I'll be honest, I'm not a big fan of Malaysian movies. To be even more honest, I *dislike* Malaysian movies. But hey, with a movie scene plagued with ridiculously clichéd love story lines, even more ridiculously clichéd characters, stupid comic relief characters, can you really blame me? When I read about Sepet pretty much gobbling up all the awards in the 2005 Malaysian Film Festival, and with such hype and controversy surrounding the movie, you can imagine I was more than just a little curious... so I watched it.
And let me tell ye something, this movie isn't only as good as I expected it to be, it's better than I ever hoped it to be! It's a simple story, really - Orked, a Malay girl from a well-off family, living in a contemporary city environment, with a soft spot for pretty-much-everything-Chinese, falls in love with Jason, an average Chinese guy, a VCD vendor pushed about by gangsters. As the story unfolds, we are presented with the world that Orked and Jason live in - their friends, families, and day to day lives - along with some buried tales of the past.
Sure enough, the plot doesn't sound like something completely original
one girl, one boy, from completely different backgrounds, fall in
love. What makes this movie so good is the execution in everything, and especially depth of the characters in Sepet. Each one of them - from Jason's mother, to the couple themselves, even right down to Orked's maid (!) - all have deep, interesting personalities. Each of them creates a beautiful atmosphere, and the viewers are immersed completely into the lives of Orked and Jason. And director Yasmin Ahmad actually makes you feel like you care for these characters, and will take you on a roller-coaster ride of emotions as we feel the world they live in. To top it off, the regular doses of humour (especially from Orked's parents, played by Ida Nerina and Harris Iskandar) fit in well with the pacing and overall atmosphere of Sepet, adds some flair and colour to the story but never goes overboard. I heard the actors were never given scripts and were to improvise the characters themselves - Don't know how true this is, but if that's a way of praising the superb performance by the actors and actresses in the movie, I wholeheartedly agree!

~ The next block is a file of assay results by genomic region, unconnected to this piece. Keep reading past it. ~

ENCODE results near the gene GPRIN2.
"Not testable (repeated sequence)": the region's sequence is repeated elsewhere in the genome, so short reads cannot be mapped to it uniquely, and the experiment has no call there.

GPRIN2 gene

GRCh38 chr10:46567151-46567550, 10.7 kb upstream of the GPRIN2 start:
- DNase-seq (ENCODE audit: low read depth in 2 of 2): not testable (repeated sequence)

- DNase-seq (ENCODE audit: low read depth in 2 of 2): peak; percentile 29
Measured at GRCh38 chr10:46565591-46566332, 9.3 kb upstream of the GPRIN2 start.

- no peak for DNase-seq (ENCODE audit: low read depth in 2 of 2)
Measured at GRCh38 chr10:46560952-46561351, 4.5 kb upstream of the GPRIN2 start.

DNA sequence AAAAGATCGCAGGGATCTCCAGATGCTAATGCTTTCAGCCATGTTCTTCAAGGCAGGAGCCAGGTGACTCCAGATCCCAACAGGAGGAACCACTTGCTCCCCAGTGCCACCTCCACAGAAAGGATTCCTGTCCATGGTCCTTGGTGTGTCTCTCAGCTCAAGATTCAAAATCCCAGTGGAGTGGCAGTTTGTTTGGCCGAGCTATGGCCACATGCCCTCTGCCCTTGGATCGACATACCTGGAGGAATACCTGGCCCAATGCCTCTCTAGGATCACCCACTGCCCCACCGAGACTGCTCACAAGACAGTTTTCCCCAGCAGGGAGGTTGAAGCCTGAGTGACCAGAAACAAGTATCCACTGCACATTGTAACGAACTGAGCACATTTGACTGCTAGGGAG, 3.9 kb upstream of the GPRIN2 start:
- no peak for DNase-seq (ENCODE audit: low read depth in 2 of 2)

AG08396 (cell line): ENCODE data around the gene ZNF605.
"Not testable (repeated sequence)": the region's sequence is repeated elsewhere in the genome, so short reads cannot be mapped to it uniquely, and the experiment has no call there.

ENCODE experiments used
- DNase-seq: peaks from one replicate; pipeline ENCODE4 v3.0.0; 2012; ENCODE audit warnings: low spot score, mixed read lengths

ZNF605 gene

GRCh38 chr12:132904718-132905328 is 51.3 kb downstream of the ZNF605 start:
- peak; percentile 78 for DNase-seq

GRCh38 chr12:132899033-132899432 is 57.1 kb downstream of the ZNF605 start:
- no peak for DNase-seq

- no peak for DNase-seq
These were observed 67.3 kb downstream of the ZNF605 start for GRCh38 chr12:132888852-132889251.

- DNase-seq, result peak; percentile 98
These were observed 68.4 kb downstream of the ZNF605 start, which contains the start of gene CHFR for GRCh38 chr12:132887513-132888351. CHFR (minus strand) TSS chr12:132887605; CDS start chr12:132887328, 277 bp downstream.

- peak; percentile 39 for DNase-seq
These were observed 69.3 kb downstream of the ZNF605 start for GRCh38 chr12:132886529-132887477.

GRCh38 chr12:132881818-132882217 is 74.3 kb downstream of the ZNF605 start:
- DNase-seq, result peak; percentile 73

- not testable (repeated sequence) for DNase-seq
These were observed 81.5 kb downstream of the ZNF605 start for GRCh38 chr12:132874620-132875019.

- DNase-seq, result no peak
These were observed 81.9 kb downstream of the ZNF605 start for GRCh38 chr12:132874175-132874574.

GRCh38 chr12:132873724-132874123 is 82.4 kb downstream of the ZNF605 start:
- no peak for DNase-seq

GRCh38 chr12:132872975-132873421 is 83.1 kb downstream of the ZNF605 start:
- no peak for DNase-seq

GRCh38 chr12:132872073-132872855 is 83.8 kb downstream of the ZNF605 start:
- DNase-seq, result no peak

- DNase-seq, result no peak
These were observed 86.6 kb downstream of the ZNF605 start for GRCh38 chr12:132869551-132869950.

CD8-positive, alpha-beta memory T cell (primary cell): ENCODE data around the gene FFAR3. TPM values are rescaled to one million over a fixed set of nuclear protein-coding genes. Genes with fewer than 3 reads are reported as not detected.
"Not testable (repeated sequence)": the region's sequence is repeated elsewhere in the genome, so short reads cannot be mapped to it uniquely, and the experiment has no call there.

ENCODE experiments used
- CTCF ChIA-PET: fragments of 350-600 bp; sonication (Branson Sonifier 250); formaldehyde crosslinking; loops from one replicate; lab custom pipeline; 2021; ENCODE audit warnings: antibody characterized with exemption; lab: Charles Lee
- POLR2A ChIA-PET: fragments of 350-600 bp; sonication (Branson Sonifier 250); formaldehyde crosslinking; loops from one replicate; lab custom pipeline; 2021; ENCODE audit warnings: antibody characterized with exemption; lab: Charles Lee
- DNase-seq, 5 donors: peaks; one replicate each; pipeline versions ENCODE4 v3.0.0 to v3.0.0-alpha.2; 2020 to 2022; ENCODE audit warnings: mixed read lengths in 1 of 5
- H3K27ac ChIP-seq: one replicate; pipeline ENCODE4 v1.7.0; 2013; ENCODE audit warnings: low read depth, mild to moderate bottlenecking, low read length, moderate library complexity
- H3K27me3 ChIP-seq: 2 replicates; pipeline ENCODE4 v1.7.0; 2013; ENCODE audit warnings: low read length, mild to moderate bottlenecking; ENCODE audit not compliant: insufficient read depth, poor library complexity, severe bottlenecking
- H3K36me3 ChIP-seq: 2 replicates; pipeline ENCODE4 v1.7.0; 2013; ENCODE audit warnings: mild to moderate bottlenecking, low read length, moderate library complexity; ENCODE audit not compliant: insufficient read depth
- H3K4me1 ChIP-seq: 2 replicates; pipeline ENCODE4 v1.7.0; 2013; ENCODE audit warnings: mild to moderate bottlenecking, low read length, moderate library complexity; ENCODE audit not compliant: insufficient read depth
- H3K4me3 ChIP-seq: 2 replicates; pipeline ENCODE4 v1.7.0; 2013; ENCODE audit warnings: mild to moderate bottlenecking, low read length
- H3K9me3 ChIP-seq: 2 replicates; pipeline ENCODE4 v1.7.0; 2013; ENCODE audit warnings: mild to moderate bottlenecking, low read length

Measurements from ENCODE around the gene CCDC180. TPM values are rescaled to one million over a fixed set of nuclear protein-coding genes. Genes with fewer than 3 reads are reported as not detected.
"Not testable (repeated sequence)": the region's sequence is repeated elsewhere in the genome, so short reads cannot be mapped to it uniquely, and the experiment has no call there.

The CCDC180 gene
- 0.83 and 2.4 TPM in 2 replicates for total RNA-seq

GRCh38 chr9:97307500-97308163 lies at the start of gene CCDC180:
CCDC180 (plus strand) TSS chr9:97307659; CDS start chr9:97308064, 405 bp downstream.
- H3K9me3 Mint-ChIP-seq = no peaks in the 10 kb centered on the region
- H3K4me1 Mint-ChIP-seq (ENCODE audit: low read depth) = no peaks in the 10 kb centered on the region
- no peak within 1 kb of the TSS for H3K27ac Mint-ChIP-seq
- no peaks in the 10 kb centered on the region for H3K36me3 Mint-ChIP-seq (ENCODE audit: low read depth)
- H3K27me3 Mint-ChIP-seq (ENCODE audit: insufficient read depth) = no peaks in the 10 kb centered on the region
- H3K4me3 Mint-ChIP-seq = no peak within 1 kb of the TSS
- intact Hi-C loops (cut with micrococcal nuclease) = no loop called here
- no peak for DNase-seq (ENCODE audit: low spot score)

But what REALLY sets this movie aside from all the other Malaysian movies out there today, is that Sepet isn't just a deep love story with bright characters, it's a painfully realistic outlook into the world of city life in Malaysia. The conflicting cultures, imperfection and sincerity in people, the underlying truths beneath each untold story, insecurity, repentance, trust.. the list goes on. I'm particularly impressed with how Yasmin Ahmad is not afraid to display common stereotypes in Malaysia - races, age, social hierarchy, etc. It is shockingly realistic, and it's not surprising why this movie did stir up some controversy back home.
Overall, this is perhaps the best Malaysian movie I've seen in recent memory, and I'm hard pressed to deny that this is the best Malaysian movie ever, and perhaps one of the few which I dare say is good enough for international standards. Kudos and hats off to Yasmin Ahmad; Great stuff!
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